The existing website will always be thought of as the main or core website, and the separate accessible website will always be thought of as secondary. As such, content enhancements will be made with the core website in mind. Even so, those enhancements would need to be reflected on the accessible site at the same time. This means that the alternate version would need to be prioritized, funded, updated, and maintained with identical scrutiny and care as the core site.

It’s also important to consider the future features and uses of your organization’s web presence. The next time there is a big sale to promote or some new functionality is added to the website, will it be equally as intuitive for users on the alternate website to find and use that material?

Is it really the most accessible option?

This is a really important consideration that might not always make it into the conversation. Using a text-only website as the example, the idea is that people who use assistive technology like screen readers will find it more accessible (because text is naturally pretty accessible to those devices).

It is a common misconception that accessibility is only for people who are blind. So, while text may be more accessible for one group, this doesn’t consider people with other types of disabilities that impact their needs and preferences for using the web. One easy example to support this point is the website visitor who has strong vision but is unable to use a mouse so they navigate with a keyboard. This person does not benefit from having all the intended design and functionality removed from the website, and in fact removing or limiting elements like navigational controls can make it more difficult to get around. If the core website is not keyboard accessible and the alternate website is insufficient, at least one group of people was just excluded from the full content and experience.

How will people find it?

In order for people to use a separate accessible website, they would need to know it exists and how to get to it. Would marketing materials advertise two websites, with one specifically identified as being the accessible site? Is the existing inaccessible website accessible enough that people could easily find a link out to the alternate version? Recalling that accessibility is not only for people who are blind or use assistive technology, keep in mind these links or instructions for finding the alternate version would need to be prominent and visible (hidden or screen reader-only text isn’t useful for somebody who is seeing what’s displayed on-screen).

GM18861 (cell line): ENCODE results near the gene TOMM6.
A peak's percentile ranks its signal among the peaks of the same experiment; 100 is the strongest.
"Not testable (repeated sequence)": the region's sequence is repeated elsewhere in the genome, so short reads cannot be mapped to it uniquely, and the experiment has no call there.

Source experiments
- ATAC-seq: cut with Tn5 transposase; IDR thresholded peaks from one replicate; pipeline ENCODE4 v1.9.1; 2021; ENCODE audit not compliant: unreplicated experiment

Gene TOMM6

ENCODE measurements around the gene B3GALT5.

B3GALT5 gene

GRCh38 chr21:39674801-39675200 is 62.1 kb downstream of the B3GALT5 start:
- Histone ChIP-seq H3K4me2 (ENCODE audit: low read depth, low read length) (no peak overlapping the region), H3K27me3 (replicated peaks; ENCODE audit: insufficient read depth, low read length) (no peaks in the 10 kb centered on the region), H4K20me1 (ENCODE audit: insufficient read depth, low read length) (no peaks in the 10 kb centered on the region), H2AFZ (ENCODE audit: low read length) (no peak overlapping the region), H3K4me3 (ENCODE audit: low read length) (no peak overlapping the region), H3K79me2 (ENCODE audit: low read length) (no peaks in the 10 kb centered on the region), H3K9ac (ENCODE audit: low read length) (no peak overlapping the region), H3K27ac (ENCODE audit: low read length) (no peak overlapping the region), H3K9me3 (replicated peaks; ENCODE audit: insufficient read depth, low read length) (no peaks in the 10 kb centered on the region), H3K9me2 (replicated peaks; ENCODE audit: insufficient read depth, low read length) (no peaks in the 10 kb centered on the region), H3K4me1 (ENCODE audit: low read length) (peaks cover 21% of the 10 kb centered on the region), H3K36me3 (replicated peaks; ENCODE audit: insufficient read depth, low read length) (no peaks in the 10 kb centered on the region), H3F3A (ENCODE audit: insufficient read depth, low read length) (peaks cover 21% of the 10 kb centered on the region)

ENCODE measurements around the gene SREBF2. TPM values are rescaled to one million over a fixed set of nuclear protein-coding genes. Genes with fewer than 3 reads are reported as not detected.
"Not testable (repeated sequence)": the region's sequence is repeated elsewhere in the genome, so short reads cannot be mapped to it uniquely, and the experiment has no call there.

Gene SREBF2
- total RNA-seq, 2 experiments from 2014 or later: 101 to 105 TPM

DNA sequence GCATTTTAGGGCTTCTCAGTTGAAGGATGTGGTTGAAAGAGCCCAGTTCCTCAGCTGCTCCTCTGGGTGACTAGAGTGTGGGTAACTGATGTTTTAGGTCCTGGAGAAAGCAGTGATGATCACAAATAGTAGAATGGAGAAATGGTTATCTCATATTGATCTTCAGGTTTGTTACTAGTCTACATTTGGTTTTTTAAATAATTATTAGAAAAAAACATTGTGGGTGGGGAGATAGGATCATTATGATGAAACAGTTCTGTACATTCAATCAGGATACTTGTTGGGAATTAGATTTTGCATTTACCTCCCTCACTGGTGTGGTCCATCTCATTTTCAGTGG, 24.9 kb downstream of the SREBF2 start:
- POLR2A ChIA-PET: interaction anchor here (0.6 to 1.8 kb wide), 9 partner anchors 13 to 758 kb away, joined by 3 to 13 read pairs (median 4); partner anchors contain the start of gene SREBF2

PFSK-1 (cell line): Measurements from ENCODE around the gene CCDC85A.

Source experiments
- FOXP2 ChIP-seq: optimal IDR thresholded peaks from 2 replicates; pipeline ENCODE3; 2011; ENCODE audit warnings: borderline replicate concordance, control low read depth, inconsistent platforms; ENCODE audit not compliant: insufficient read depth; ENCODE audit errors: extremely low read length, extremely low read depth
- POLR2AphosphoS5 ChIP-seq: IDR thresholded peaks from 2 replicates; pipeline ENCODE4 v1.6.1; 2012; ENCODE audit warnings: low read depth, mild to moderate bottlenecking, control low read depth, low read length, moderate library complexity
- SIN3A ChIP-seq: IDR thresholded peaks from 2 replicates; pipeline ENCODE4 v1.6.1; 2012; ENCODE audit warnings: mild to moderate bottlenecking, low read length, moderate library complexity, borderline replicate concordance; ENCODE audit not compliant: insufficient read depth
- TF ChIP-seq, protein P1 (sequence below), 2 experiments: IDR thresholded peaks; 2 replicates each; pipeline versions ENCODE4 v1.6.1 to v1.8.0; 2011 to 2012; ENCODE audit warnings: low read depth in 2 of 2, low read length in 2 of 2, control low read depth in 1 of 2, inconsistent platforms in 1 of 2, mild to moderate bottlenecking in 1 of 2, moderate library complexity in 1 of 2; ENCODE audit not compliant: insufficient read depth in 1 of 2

Is it legally sufficient?

The answer to that question could be no. In one recent example, the Department of Transportation determined that Scandinavian Airlines System’s attempt to have a separate accessible website violated  the Department’s accessibility requirements, resulting in a settlement.


If you have received a demand letter, want to understand if and how the ADA applies to your website, or are ready to begin your accessibility efforts, contact us. Our team of accessibility experts is ready to answer your questions and create a plan for your unique business needs. We look forward to helping you achieve, maintain, and prove digital compliance.

Or, get started with a free and confidential website accessibility scan.

Use our free Website Accessibility Checker to scan your site for ADA and WCAG compliance.